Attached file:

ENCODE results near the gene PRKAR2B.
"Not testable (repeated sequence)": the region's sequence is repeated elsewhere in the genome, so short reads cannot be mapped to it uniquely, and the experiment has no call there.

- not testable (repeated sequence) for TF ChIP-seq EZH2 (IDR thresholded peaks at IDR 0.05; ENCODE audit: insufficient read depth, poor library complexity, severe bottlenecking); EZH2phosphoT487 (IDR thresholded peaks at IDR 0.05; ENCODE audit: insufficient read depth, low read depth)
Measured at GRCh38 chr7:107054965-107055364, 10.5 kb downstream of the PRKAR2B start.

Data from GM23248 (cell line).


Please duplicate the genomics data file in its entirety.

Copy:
ENCODE results near the gene PRKAR2B.
"Not testable (repeated sequence)": the region's sequence is repeated elsewhere in the genome, so short reads cannot be mapped to it uniquely, and the experiment has no call there.

- not testable (repeated sequence) for TF ChIP-seq EZH2 (IDR thresholded peaks at IDR 0.05; ENCODE audit: insufficient read depth, poor library complexity, severe bottlenecking); EZH2phosphoT487 (IDR thresholded peaks at IDR 0.05; ENCODE audit: insufficient read depth, low read depth)
Measured at GRCh38 chr7:107054965-107055364, 10.5 kb downstream of the PRKAR2B start.

Data from GM23248 (cell line).